14. september 2016

Logical Aspects of Equations and Equation Solving

Specialerapport. IND's studenterserie nr. 52. Matematik.

Tanja Rosenberg Nielsen, september 2016.

"Logical Aspects of Equations and Equation Solving - Upper secondary school students’ practices with equations" [0,9Mb]


This thesis concerns danish upper secondary school students' practices with equations. Data for this thesis have been collected through questionnaires to which 161 students spread over eight classes from two different upper secondary schools responded.
The purpose of the thesis is to study how the students define the concept of equations, which difficulties they meet when solving equations and how they perceive the equality sign in equations. Moreover, the students' conceptions of equations are compared to the scholarly concept of equations, and some textbooks for upper secondary school are analyzed in terms of their presentation of equations and compared to the students conceptions.
Of particular interest to this study is the four features: equality sign, variable, something to solve and whether the equation is always true, always false or conditionally true (ie true for some but not all possible values of the unknown).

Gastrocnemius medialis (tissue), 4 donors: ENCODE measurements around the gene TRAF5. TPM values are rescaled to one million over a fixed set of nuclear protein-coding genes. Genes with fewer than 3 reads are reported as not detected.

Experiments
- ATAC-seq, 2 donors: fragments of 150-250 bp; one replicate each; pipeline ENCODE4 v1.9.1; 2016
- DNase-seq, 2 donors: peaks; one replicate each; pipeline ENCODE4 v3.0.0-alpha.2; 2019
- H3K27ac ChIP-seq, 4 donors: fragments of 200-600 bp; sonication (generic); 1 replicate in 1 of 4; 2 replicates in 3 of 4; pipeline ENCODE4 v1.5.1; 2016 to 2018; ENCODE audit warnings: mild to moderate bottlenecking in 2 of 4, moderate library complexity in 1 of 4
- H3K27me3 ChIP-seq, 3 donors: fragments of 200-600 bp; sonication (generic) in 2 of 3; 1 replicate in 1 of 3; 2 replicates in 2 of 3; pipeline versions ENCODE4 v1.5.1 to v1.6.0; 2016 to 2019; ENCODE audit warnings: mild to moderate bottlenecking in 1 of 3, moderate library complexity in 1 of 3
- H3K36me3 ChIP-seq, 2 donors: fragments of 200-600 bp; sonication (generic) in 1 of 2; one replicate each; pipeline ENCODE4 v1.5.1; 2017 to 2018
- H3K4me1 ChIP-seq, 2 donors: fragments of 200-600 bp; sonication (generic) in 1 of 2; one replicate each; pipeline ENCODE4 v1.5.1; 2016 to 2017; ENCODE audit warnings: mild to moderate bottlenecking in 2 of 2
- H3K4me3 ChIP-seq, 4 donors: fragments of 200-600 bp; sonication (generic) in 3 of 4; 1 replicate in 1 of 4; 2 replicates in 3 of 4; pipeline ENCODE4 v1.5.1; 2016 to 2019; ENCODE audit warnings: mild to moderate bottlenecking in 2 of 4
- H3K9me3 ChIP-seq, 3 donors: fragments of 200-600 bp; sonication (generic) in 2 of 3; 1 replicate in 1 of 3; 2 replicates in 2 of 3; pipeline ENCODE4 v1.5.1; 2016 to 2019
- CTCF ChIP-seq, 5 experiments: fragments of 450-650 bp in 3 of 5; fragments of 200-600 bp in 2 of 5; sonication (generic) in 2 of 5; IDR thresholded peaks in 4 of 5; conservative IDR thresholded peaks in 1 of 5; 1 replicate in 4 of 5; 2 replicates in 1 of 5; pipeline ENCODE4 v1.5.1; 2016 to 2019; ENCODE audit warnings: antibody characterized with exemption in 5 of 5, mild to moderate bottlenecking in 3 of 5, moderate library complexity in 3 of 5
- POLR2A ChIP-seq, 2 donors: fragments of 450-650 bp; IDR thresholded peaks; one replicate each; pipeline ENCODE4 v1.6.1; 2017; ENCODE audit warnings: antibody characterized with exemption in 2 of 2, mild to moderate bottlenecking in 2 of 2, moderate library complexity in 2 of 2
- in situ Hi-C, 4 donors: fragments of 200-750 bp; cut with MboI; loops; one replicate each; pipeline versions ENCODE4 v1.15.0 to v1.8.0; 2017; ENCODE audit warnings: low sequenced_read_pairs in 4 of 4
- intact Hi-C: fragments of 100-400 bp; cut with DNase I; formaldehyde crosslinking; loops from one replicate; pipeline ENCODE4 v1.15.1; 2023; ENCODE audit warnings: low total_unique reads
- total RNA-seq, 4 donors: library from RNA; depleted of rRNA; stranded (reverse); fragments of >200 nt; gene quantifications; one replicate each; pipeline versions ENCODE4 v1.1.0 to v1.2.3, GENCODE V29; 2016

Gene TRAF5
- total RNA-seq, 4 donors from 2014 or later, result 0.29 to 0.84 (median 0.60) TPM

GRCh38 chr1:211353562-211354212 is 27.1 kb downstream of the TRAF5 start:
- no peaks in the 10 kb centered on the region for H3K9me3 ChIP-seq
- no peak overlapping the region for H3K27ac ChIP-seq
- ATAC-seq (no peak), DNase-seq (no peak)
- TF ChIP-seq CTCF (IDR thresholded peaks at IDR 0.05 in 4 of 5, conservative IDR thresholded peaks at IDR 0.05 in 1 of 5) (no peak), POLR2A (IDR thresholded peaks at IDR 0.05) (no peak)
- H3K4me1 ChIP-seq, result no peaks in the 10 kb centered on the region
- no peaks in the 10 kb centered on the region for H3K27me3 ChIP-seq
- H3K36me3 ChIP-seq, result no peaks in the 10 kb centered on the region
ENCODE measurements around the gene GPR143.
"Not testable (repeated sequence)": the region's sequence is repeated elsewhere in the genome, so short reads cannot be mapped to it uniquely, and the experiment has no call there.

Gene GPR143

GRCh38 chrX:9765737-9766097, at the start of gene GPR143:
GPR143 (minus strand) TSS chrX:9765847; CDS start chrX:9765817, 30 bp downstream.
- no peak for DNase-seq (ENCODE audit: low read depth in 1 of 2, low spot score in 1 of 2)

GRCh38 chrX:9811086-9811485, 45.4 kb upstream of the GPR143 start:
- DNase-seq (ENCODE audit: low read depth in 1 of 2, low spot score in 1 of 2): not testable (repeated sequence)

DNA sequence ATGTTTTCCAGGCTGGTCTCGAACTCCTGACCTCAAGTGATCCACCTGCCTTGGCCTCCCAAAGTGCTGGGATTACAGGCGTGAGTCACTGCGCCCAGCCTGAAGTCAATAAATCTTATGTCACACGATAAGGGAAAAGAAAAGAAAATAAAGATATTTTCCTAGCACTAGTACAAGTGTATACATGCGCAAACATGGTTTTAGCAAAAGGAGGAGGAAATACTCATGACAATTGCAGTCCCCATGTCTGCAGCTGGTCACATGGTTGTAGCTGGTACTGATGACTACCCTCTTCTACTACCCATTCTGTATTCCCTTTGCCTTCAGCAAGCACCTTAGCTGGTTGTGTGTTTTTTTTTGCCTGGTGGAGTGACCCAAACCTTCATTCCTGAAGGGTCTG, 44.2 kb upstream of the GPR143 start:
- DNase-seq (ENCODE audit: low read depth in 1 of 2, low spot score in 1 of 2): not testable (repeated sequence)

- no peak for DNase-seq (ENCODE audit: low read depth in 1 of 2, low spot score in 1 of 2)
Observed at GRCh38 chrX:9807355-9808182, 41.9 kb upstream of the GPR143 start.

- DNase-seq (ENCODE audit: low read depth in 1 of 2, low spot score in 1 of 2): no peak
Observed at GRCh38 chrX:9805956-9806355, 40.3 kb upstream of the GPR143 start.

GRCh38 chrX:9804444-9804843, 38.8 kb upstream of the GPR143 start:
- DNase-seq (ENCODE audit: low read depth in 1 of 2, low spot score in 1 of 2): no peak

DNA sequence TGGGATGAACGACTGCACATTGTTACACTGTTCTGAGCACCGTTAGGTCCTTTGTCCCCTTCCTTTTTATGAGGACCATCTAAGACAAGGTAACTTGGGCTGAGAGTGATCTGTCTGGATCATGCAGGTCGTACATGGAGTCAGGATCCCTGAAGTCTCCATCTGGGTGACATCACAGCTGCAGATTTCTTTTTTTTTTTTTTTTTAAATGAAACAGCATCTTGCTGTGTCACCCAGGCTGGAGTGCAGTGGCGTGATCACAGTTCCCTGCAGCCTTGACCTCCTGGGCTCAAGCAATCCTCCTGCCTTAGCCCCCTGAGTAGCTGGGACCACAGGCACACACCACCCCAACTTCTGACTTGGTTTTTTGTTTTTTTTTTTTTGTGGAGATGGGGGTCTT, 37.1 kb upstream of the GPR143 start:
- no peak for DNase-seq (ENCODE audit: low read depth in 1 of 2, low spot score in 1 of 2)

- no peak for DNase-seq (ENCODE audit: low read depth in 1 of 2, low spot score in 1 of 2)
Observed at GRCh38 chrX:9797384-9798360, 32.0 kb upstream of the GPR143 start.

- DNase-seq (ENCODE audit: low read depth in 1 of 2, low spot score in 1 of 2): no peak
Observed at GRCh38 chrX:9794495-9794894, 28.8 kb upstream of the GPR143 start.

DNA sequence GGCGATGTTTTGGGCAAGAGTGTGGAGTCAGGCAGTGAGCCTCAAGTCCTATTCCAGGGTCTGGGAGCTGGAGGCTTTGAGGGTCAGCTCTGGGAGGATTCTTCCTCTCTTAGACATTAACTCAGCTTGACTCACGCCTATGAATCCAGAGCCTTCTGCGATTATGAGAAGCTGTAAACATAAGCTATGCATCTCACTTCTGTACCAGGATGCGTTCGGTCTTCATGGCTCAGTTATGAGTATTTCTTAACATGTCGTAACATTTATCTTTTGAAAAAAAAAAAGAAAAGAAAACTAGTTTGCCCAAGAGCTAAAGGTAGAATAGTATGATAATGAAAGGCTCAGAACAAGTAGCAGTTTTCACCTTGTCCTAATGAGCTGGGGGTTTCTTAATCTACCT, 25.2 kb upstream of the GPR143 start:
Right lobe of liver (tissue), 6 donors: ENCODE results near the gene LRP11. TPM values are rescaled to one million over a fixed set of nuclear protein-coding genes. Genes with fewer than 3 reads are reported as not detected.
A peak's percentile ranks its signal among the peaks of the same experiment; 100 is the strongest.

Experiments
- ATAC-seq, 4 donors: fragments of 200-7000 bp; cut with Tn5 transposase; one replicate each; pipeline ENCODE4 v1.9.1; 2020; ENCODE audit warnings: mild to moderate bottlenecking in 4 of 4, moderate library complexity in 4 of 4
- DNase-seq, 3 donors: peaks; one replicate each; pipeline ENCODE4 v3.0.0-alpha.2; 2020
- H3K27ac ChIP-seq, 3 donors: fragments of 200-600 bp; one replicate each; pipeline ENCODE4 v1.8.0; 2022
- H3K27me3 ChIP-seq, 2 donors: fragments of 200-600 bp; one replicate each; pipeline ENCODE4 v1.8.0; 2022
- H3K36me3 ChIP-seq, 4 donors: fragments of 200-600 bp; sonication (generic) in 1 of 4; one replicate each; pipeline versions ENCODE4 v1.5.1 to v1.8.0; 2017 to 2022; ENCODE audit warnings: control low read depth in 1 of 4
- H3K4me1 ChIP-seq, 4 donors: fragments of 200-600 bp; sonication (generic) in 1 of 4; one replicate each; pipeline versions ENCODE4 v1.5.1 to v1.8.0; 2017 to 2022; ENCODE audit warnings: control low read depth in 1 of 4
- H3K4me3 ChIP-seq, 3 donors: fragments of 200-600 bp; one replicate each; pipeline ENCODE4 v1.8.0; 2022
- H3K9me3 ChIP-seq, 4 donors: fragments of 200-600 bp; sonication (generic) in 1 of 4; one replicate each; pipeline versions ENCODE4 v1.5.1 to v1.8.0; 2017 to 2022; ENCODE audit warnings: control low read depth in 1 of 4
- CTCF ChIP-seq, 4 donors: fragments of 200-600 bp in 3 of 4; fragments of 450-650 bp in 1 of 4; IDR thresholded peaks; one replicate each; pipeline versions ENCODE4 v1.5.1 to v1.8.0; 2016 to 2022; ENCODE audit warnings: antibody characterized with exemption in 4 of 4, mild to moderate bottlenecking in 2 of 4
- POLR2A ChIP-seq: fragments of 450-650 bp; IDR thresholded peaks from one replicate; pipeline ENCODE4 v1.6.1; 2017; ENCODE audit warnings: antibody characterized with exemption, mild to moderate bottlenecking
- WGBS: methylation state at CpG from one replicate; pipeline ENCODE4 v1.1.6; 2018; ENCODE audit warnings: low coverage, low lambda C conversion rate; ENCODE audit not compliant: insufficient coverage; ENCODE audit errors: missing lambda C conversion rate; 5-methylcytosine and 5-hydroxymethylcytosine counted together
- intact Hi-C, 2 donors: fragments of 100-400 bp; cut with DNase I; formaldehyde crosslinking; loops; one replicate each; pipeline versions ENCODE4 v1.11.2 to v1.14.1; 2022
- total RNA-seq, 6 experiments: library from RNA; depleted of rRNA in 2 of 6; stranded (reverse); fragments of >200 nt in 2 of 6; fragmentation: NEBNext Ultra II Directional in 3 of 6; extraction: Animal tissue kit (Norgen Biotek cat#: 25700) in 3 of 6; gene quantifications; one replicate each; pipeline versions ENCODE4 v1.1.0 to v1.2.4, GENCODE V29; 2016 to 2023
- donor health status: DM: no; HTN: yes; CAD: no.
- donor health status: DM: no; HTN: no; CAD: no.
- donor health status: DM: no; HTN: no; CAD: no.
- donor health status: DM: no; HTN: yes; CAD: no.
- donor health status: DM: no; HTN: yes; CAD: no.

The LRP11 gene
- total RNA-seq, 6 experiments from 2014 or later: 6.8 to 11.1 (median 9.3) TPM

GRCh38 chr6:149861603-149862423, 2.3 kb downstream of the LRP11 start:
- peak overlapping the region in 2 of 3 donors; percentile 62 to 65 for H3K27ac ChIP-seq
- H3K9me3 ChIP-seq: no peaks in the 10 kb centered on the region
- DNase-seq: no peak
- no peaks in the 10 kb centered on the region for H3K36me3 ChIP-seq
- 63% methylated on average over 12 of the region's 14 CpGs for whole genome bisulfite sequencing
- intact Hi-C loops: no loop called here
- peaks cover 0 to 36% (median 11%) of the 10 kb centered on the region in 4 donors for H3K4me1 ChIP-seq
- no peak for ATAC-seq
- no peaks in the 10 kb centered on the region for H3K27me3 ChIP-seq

The collected data show that students value the presence of a variable most important, the presence of an equality sign second most important, the fact that there is something to solve/rearrange third most import and the expression being conditionally true least important in order for something to be an equation.
Moreover, we have looked at students' mastery of operations applied to equations in order to solve them that cause an expansion or a reduction of the domain of the equation to be solved. Data show that students are not aware of these types of mistakes at all. Moreover, they are likely to make calculation errors or get stuck before they even reach the point where the mistake could possibly be made.
Stephens et al. (2013) describe three different ways in which one can perceive the equality sign. This study is especially interested in the relational-operational understanding and the relational-structural understand. A person holding a relational-operational understanding is aware that the equality sign expresses a relation between the left hand side and the right hand side and confirms the relation by calculating. A person holding a relational-structural understanding views the equality sign as a symbol expressing equivalence between two expressions rather than between two calculations. The data show that one fifth show a relational-structural understanding, and about three fifth show a
relational-operational understanding at some point. But it is also found that the shown understanding differs from task to task, and very few students show a consistent understanding.